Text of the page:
J.P. Morgan's London-based banking analysts. led by top-ranked analyst Kian Abouhossein just issued their predictions for banks' revenues in 2018. If they're right, this isn't going to be a blowout year - but nor is it going to be that bad either.
Needless to say, some banks and some divisions within those banks are expected to fare better than others. Here's the short version of their forecasts..
Within FICC, macro (rates and FX) traders are expected to see the biggest uplift. This is partly the result of macro traders' weak 2017, but rising revenues should at least justify last year's rush of macro hiring.
By comparison, J.P.M is predicting that credit trading revenues will fall in 2018.
While cash equities revenues stand to be impacted by the partially delayed MiFID II regulations, J.P.M's analysts are predicting a pickup in equity derivatives revenues as volatility rises. This should help equities divisions at Credit Suisse and Deutsche Bank.
If you want to join a European bank, you might want to make it Credit Suisse. J.P. Morgan's analysts have Credit Suisse stock as their top European investment banking pick. Following last November's Credit Suisse investor day, they say the Swiss bank offers a combination of lower costs and improvements in the strategic resolution unit housing the bank's toxic assets.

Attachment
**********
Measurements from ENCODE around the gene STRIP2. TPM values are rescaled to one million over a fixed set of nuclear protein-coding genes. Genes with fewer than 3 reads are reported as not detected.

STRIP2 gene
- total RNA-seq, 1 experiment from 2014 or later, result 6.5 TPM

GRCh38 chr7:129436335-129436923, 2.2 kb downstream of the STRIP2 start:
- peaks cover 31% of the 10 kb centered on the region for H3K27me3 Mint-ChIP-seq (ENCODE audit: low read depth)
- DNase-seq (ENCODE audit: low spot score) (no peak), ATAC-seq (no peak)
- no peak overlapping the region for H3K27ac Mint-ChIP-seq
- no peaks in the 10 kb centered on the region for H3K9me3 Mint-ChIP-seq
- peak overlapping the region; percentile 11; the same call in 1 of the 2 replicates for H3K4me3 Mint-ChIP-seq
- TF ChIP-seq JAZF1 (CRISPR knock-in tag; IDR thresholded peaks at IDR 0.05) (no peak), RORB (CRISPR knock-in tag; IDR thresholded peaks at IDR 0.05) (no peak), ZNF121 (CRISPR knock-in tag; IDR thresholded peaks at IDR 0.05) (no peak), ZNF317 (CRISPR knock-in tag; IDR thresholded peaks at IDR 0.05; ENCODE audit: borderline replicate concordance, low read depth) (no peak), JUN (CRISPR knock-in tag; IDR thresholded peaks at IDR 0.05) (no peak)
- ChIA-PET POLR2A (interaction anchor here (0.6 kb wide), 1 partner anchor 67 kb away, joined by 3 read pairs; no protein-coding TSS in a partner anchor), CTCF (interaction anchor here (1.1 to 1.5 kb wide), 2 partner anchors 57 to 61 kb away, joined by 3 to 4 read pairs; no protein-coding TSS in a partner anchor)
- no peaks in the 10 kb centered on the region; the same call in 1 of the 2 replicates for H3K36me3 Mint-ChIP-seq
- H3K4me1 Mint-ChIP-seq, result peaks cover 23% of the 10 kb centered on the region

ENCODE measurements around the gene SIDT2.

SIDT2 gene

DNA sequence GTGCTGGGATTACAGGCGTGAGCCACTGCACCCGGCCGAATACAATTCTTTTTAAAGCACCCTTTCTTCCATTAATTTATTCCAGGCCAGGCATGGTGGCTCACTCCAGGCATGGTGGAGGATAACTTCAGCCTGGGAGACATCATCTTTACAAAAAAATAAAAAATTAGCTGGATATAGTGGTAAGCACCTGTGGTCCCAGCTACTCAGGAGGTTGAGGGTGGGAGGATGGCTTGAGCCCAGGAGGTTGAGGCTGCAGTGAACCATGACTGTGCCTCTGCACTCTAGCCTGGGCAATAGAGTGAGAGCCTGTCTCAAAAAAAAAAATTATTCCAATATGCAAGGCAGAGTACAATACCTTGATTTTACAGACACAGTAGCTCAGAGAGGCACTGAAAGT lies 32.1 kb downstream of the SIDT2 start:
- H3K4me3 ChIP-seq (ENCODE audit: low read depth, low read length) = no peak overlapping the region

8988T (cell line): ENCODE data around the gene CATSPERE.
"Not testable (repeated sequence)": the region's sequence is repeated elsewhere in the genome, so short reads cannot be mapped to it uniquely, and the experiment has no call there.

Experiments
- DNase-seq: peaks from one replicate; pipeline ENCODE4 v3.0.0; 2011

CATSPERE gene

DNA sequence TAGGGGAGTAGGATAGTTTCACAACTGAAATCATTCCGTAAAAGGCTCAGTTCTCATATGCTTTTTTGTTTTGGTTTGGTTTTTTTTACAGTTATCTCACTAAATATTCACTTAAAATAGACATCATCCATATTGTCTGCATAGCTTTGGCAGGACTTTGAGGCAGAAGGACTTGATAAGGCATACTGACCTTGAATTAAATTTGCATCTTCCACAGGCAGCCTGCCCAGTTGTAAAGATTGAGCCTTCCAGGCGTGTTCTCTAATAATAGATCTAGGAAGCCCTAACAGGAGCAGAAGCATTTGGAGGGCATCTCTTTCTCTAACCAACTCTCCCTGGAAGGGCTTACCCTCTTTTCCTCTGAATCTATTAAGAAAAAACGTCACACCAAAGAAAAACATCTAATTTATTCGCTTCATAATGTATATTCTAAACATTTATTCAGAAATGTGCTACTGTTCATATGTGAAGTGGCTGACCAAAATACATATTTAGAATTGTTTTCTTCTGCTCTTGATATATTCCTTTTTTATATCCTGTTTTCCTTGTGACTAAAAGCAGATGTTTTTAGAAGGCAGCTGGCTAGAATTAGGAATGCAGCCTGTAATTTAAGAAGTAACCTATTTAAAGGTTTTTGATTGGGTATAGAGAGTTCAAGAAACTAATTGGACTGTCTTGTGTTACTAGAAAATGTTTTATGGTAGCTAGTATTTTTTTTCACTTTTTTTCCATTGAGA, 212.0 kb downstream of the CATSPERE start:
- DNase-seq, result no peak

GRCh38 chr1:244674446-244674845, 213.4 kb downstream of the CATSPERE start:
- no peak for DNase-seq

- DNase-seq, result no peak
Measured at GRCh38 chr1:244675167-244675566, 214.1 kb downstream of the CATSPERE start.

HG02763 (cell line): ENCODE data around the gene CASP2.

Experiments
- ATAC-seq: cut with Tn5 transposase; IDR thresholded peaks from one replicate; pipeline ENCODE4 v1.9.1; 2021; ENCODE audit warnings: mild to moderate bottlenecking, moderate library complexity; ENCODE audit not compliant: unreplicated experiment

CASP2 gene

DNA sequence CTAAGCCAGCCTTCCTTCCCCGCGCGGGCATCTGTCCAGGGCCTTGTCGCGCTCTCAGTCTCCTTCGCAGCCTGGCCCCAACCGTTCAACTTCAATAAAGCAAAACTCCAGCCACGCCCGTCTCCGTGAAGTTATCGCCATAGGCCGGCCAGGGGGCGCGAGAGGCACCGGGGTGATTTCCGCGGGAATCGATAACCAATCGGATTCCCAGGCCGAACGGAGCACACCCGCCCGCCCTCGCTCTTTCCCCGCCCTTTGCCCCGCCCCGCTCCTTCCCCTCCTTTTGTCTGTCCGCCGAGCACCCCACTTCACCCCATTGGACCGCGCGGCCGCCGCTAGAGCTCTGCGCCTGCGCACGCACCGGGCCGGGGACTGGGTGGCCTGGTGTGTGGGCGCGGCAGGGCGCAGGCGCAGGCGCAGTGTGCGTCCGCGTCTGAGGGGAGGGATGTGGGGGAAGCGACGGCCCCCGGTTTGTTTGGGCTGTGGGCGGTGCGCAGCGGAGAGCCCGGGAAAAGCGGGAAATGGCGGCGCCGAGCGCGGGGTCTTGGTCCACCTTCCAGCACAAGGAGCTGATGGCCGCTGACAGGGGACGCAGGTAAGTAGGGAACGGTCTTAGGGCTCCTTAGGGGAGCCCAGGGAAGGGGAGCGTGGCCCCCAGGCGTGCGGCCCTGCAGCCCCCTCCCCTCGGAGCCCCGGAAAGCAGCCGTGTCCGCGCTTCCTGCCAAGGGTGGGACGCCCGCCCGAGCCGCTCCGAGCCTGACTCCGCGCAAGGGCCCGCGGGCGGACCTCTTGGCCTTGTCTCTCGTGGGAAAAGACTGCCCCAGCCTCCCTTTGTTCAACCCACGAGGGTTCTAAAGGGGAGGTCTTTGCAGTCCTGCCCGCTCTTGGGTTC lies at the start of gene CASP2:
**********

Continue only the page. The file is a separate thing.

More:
Of course, lower costs aren't necessarily good news for employees - particularly if you work in compliance and control, where CS plans to slash staff.
Lastly, J.P. Morgan's banking analysts are big believers in Goldman Sachs.
Following co-COO Harvey Schwartz' presentation of Goldman's turnaround strategy in September 2017, the analysts think things are looking up at the rival bank. "We believe GS has a bottom-up strategy to capture some of the FICC opportunities and [that] management is very committed to delivery," they write. Markets should be kinder to Goldman too: rising volatility is expected to flatter the firm's revenues in 2018. So too is a turnaround in the commodities business and, "ongoing best-in-class cost management."
If Goldman and Credit Suisse are looking good for 2018, Deutsche Bank remains a wild card. J.P.M's analysts note that the bank has a limited track record of generating positive operating leverage and that it's return on equity remains below its cost of equity.
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